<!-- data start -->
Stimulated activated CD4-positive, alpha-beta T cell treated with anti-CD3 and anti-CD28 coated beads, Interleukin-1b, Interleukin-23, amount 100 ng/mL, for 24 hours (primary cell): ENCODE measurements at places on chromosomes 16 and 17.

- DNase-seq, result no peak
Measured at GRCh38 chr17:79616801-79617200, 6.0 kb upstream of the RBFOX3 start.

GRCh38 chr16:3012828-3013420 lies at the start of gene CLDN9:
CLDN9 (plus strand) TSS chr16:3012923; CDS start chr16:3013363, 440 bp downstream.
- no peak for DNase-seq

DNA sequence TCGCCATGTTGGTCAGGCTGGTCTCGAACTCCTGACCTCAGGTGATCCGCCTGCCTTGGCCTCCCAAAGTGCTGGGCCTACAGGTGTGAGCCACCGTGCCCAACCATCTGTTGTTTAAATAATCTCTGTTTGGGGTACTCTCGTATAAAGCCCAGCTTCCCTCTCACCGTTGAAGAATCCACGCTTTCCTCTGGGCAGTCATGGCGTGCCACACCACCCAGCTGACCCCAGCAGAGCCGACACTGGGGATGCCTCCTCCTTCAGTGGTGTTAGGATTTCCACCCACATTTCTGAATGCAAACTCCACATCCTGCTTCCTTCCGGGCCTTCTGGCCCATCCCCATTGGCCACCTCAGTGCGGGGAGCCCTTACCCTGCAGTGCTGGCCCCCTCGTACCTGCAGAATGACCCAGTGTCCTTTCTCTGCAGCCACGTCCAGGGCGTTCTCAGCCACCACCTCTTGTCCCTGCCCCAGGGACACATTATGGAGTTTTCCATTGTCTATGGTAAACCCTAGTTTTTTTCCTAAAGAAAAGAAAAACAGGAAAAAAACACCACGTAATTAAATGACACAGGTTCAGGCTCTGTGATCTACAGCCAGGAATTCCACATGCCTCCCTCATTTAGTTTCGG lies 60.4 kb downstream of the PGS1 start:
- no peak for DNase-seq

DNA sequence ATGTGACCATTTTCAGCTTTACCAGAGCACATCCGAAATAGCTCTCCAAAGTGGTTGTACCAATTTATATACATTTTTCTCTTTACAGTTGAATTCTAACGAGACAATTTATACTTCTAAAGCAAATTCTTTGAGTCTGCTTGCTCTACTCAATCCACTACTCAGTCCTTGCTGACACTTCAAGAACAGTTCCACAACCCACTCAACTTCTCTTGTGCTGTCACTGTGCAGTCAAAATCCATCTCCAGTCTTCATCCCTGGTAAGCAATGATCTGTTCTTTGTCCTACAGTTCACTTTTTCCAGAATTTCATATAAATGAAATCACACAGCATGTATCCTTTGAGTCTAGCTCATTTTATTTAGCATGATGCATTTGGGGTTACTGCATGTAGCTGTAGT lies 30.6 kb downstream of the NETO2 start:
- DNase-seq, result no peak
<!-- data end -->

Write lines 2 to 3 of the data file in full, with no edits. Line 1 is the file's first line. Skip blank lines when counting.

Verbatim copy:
- DNase-seq, result no peak
Measured at GRCh38 chr17:79616801-79617200, 6.0 kb upstream of the RBFOX3 start.